Sweezy transformed his play to make it to the NFL

October 18, 2012
By Chris Saunders
Photo courtesy of Seattle Seahawks.

Photo courtesy of Seattle Seahawks.

Seattle Seahawks quarterback Russell Wilson is quickly becoming one of the most prominent rookies featured in NFL highlights this season, with his stunning last-second heave to beat the Green Bay Packers last month and his touchdown pass to Sidney Rice to beat the New England Patriots in the closing minutes last Sunday.

But in the NFL, a quarterback is only part of the story. He can’t have success without a collection of offensive linemen who can protect him. In Wilson’s case, it’s a little different. He’s being protected by a former defensive lineman — fellow rookie J.R. Sweezy.

While most rookies talk about going through growing pains, few go through an entire transformation. That’s exactly what Sweezy has done as he has switched from playing defensive tackle at NC State, where he was a dominant defender for the Wolfpack, to offensive guard, a position he hadn’t played since he was 8 years old.

“Basically, everything is different,” he says. “Down to the stance. Literally everything. It was quite a challenge.”

But it was one that Sweezy, a seventh-round pick for the Seahawks in last April’s draft, accepted without a second thought if it meant he would get a shot at playing in the NFL.

Sweezy, 23, says the Seahawks were the only team that talked to him about a position change before the draft. He credits Seattle offensive line coach (and assistant head coach) Tom Cable for having the crystal ball that showed Sweezy’s potential as an offensive guard.

“He was the main guy,” says Sweezy, who is 6-foot-5 and weighs 298 pounds. “I think he just saw that I have the body of an offensive lineman with long arms. And I try to play aggressive.”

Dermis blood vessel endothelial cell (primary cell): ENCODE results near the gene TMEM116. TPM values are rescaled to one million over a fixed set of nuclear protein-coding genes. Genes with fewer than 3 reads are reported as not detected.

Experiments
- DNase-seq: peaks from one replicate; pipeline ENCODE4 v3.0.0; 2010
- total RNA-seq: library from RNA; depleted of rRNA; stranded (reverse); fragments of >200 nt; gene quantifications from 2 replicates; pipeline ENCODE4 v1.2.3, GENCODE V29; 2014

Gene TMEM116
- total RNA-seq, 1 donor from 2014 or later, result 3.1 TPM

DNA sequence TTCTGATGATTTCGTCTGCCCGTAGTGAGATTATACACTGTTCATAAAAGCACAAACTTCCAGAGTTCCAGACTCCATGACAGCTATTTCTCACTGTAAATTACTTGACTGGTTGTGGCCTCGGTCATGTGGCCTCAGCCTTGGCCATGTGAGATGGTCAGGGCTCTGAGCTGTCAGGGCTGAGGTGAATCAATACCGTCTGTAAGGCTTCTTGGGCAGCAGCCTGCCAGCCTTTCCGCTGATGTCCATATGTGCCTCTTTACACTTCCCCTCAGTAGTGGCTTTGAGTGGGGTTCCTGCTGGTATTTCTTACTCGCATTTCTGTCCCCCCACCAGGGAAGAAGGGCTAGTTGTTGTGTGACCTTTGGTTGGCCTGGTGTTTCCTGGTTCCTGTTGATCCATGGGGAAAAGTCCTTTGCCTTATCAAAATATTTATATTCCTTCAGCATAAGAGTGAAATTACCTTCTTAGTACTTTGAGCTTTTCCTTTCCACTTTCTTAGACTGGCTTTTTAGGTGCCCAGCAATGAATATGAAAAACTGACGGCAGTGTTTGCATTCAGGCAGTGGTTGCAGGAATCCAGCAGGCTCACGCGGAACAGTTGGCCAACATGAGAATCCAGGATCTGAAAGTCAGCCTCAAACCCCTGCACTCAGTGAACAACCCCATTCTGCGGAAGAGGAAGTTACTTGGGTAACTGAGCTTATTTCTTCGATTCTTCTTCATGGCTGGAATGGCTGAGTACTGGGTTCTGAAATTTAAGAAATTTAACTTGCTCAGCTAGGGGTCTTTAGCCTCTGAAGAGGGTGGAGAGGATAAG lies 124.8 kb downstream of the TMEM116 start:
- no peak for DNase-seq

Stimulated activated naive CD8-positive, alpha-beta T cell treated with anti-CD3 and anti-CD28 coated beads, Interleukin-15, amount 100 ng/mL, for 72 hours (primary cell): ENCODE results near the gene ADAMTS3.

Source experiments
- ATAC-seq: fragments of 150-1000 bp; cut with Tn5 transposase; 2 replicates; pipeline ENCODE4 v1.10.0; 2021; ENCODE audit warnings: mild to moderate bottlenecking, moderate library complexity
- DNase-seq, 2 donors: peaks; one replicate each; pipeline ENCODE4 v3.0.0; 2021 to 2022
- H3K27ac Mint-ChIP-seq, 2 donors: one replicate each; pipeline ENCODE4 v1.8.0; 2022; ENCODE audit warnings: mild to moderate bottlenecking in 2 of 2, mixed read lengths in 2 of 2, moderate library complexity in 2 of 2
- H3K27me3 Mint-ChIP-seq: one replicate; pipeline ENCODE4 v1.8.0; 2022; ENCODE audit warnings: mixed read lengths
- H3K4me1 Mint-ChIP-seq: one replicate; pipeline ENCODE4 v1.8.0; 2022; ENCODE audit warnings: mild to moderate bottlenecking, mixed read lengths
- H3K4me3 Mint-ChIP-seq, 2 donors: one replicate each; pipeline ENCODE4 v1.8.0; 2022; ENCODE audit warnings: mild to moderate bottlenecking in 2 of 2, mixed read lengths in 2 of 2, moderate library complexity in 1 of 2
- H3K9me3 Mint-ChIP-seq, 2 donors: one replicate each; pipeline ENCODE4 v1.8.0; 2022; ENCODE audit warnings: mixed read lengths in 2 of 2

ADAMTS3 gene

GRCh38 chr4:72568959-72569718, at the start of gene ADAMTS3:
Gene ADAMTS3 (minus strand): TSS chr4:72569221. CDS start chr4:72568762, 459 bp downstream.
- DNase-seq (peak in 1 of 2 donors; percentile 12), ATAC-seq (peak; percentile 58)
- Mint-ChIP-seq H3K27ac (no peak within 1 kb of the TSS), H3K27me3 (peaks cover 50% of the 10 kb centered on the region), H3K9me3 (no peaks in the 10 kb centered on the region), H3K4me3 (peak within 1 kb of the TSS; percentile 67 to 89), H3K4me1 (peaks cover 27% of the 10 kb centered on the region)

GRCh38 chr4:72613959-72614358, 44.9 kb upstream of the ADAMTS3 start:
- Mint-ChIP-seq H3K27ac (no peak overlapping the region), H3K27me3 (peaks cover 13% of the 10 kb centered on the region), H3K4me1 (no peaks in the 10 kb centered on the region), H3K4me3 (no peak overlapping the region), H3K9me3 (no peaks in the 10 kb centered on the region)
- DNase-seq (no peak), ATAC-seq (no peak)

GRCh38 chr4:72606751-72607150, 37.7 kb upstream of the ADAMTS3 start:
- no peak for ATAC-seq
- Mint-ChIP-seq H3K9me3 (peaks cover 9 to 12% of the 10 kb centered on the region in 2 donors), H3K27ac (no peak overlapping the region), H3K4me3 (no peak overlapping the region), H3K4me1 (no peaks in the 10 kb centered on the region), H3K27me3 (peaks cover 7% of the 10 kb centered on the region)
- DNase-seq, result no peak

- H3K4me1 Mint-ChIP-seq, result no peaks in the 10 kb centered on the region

Sweezy at State, where he rushed, not protected, the passer from 2008-11.

Sweezy at State, where he rushed, not protected, the passer from 2008-11. Photo courtesy of NC State Athletics.

It’s a move Sweezy says he approached with an open mind and one that he’s still trying to grasp despite his early success — he’s played in all six games and started in one. All the techniques and all of the plays are new to him. And the hardest part, he says, is figuring out when to be aggressive and when to hold back. He says the defensive lineman in the NFL are so good and quick that an offensive lineman can get beat very easily if he’s too aggressive.

Sweezy says he sometimes has to remind himself that he’s on offense and forget his Moorsevill High (N.C.) linebacker role and his standout years as a Wolfpack defensive tackle. But he says it’s something that’s fun and even funny to a certain extent.

He chuckles when asked what his reaction would have been two years ago when he and Wilson were both at State if someone would have told he’d be protecting the quarterback in the NFL.

“I probably would have thought you were lying,” he says.

Sweezy and the Seahawks take on the San Francisco 49ers tonight to kick off Week 7 in the NFL.

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